'Red Ink Week': Stuart Varney and FBN Devote Five Days to the National Debt
Today's cuppa: Breakfast blend coffee
All this week, Fox Business Network (FBN) devotes much of its coverage to looking at how the government -- both on the federal and state levels -- is spending taxpayer money (which is the only money government has to spend).
Also examined are the repercussions of unchecked government spending and borrowing, with a particular emphasis on the debate over the national debt.
This is not a new issue. Back in 1996, "Schoolhouse Rock" took it on with "Tyrannosaurus Debt."
Of course, the debt discussed in the video seems like pennies compared to what we're facing now. Click here to watch the National Debt Clock in real time (including how much you, and I, owe).
One of the FBN journalists working on "Red Ink Week" is British-born Stuart Varney, a graduate of the London School of Economics, who used to work for both CNN and CNBC before coming to FBN.
He took the time to answer some email questions about the tough issues we are facing and what we can and should do about them:
Q: What are the biggest drivers of our debt?
A: The biggest debt drivers are Medicare and Social Security. Both have a dedicated tax revenue source, but outlays on these programs are so large, they "crowd out" other spending as a proportion of total spending. They push overall spending into deep deficit. And, outlays on both are rising rapidly. The 25% increase in spending in other non-defense areas under the Obama administration, has not helped.
Q: At what point will servicing the debt overtake our entire GDP (Gross Domestic Product)?
A: There is no specific date when debt service (interest payments) overtake GDP since that depends on future economic growth rates and interest rates. But it is generally assumed to be within two decades.
Q: What tax implications does the debt have for those who have just graduated from college?
A: Today's college graduates surely face an alarming tax outlook. They must pay for the Medicare and Social Security of a vast, currently retiring baby boom generation. Further: they must pay the interest on the vast debt that baby boomers have accumulated. Throw in the $1 trillion worth of student loan debt already on the books, and today's graduates have a daunting outlook!
Q: What are the national-security implications of the national debt?
A: The national debt of $14.3 trillion poses a significant security threat: if we rely on foreign lenders, they have leverage over our foreign policy. Plus, a nation that cannot pay its bills has difficulty imposing its will on the world: it loses clout.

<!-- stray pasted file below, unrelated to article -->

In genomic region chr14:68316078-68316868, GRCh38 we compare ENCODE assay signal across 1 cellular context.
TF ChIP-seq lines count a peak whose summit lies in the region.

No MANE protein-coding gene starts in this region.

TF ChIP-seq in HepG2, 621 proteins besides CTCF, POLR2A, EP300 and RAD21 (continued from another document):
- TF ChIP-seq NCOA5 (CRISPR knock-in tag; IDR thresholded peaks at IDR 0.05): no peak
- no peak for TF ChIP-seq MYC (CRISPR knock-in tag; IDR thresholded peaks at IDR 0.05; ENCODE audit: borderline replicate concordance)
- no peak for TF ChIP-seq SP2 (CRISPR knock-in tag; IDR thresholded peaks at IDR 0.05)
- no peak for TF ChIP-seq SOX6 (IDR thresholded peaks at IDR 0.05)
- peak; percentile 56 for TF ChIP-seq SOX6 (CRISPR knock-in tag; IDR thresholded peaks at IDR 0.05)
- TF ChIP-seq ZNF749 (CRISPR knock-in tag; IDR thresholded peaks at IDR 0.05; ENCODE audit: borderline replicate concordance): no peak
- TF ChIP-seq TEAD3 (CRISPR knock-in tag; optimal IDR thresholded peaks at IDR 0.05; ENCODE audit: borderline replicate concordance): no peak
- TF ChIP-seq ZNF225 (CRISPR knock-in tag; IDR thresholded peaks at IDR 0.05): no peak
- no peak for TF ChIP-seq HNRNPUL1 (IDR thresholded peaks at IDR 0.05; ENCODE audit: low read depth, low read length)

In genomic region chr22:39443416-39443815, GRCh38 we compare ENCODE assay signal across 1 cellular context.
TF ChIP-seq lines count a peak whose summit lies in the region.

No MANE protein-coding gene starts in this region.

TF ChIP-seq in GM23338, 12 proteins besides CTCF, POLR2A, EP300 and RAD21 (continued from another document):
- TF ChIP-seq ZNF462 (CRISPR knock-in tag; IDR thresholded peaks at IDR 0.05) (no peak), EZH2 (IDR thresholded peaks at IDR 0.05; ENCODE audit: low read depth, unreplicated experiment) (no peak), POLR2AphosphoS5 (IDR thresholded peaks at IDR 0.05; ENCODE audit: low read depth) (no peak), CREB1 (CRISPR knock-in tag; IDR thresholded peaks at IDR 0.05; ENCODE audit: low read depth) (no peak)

A: What implications for those who will start high school or kindergarten this fall?
A: I have six grandchildren; they are all in my will. With this debt burden on their back, run up by my generation, I feel an obligation to help them from the grave, IF this administration will get its hands out of my estate.
Q: Is there anything that can be done in the short term that will significantly reduce the debt?
A: There is no short-term fix available for a "significant" reduction in our debt. If we refuse to raise the debt ceiling and try to "live within our means" immediately, we will default...that is wrong, irresponsible in the extreme and borders on national lunacy.
Q: In the long term?
A: In the long term we need to do several things: turn away from expensive, bureaucratic government programs as the automatic solution mechanism for social policy, reform entitlement programs with privatization, and expand the tax base, either by taxing the income of a broader spectrum of income, or a consumption tax.
Q: What should we stop doing right now?
A: Stop the demagoguery. The Democrats recently put out an ad showing granny being thrown off a cliff because of the Ryan Medicare proposal....that poisoned what should be a rational debate. Reform now, or go bankrupt later. Voters need a reasonable debate around that premise.
(Click here for a video in which Wisconsin GOP Rep. Paul Ryan explains his proposal. Google "Ryan Medicare Proposal" for a whole list of articles pro and con. Click here for the ad Varney referenced, which is from The Agenda Project, not the Democratic National Committee.)
Q: The House of Representatives already rejected a bid to raise our debt limit, but another vote will come up. What sort of cuts should be demanded to justify raising the limit again?
A: If we raise the debt ceiling by, say $2 trillion, we should agree to cut spending by $2 trillion. That is a credible borrowing and spending-cutting plan.
Q: Are you optimistic or pessimistic that we can reverse our current course?
A: Pessimistic. Bankruptcy/default is a very real possibility. I came to America because of its liberating, positive culture, so different from Europe. I am saddened by the turn America has taken under this President, but I remain hopeful that we can turn back from the brink, and become once again the dynamic, positive society that I have come to know and love.